Apologetics
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  • Introduction to Apologetics, Part 2: Classical Apologetics

    Augustine

    St. Augustine

    Again, classical apologetics focuses on the rational basis of the Christian faith.  It establishes this through several rational arguments for the existence of God (Cosmological, Teleological, and Ontological), and evidences for the reliability of the Bible and miracles.

    Some main characters:

    -The Apostle Paul (first century) would sometimes cite the resurrection and fulfillment of miracles in his preaching of the Gospel (Acts 17…).

    Justin Martyr (100-165 ad) focuses much of his attention defending Christianity to the Roman government and arguing against prominent heretics of that day, particularly Marcion.  Justin keys in on defending the Incarnation of Jesus as the Divine Logos, emphasizing prophecies fulfilled, and highlighting the reality of Jesus’ Second Coming. [there are some presuppositional veins in Justin Martyr as well – most notably, he thinks God’s existence needs no proof]

    St. Augustine wrote very widely defending Christianity against the heresy of Pelagius as well as positively refining/defining many central elements of orthodox Christianity.

    St. Anselm (1033-1109) is most famous for the original formulation of the Ontological Argument.  The ontological argument for the existence of God is exceedingly difficult to understand, requiring heavy thinking to comprehend its brilliance.  I happen to think that the ontological argument actually establishes the existence of God.  I also happen to think that it is the second best argument behind the presuppositional Transcendental Argument.  I think the best formulation of the ontological argument is Alvin Plantinga’s version employing modal logic.

    Thomas Aquinas (1225-1274) also wrote very widely, providing much of the foundations for the Roman Catholic tradition up til Vatican II.  Aquinas is a central figure in Classical Apologetics for his 5 arguments for the existence of God.  The 5 arguments are:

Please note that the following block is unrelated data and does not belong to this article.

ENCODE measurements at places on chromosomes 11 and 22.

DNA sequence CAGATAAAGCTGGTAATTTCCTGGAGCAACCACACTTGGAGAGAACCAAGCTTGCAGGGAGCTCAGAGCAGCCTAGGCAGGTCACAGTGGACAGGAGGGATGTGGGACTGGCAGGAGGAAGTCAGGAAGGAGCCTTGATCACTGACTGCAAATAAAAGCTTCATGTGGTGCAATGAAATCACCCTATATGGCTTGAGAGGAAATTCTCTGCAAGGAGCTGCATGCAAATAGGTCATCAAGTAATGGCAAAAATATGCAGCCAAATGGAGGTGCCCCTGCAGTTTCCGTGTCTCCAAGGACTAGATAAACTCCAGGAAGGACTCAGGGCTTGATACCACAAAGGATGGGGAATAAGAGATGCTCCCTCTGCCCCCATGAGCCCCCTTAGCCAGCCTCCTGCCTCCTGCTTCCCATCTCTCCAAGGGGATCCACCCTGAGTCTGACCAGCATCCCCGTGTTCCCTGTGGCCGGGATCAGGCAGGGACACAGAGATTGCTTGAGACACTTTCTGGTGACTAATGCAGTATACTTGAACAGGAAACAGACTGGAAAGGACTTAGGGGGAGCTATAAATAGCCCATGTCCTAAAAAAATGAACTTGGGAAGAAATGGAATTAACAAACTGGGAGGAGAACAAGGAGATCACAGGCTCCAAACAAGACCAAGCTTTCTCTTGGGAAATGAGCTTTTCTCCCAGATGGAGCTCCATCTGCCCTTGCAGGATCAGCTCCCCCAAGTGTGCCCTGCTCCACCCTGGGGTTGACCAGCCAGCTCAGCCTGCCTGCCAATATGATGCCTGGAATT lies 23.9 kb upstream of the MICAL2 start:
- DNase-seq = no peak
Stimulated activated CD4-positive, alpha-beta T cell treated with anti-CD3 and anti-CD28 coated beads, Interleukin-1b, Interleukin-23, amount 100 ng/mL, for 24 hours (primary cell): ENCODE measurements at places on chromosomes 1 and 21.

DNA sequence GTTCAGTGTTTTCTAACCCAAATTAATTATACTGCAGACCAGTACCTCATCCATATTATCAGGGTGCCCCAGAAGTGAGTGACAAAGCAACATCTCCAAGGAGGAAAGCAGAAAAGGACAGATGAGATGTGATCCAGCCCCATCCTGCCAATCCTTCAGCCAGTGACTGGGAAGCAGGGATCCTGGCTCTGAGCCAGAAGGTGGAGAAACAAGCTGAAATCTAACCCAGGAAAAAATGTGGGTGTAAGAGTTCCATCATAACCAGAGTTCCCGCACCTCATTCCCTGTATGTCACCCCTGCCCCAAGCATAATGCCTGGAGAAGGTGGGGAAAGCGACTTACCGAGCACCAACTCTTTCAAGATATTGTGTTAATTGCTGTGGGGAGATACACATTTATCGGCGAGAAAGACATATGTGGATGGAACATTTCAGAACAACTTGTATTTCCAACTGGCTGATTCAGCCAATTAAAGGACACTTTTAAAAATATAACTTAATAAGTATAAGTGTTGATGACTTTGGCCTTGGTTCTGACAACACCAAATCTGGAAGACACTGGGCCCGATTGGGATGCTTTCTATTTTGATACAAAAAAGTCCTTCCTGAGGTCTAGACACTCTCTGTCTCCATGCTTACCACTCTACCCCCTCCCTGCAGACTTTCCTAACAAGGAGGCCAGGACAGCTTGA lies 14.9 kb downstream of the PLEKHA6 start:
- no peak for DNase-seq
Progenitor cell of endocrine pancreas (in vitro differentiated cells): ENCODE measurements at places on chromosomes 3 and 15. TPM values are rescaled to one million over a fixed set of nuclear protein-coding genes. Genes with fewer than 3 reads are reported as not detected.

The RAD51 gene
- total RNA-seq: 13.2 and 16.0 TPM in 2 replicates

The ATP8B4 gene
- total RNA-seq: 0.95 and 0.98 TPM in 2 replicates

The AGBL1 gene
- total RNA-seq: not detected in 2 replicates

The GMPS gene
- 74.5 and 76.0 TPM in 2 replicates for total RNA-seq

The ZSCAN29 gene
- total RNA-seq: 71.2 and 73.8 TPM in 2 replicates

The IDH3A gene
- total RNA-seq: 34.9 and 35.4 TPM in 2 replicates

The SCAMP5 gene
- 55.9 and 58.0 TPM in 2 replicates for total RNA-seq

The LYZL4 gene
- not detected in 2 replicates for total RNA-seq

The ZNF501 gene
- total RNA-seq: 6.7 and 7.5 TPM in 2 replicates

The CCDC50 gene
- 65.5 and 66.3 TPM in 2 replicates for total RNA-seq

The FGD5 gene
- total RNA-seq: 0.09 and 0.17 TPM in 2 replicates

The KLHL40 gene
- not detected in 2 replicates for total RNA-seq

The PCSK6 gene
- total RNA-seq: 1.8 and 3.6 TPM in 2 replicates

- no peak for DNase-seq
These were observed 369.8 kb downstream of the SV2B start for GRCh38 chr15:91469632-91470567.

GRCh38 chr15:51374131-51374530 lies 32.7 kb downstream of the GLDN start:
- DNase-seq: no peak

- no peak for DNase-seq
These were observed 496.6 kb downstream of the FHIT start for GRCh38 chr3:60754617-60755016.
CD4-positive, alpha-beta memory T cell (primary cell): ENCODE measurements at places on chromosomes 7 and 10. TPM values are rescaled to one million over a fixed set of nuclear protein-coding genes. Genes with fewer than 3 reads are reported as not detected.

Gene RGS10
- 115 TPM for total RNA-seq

1. Many things are moving.  Everything that is moved was moved by something.  An infinite chain of movers is impossible.  Therefore there had to be an unmoved mover.  We call this unmoved mover God.
    2. Many things are caused.  Existence is a series of causes and effects.  There had to be a beginning, hence there must be a first cause to this chain of causes and effects.  We call this unmoved mover God.
    3. Some things in the Universe may or may not exist, these beings exist contingently.  However, it is impossible for everything in the Universe to be contingent, because something exists right now.  Therefore, there must be a being whose existence is not contingent but necessary.  We call this necessarily existent being God.
    4. Different perfections of a wide range of degrees can be evidenced  in the Universe.  These degrees of perfection assume an ultimate standard.  The ultimate standard is God.
    5. All natural bodies work toward a purpose.  These objects are unintelligent in an of themselves.  Acting towards a purpose is a sign of intelligence.  Therefore, there is an intelligent being that guides these natural bodies to those purposes.  This intelligent being is God.

    In recent times several key apologists continue on the rich tradition behind them:  R.C. Sproul, Norman Geisler, William Lane Craig, and J.P. Moreland.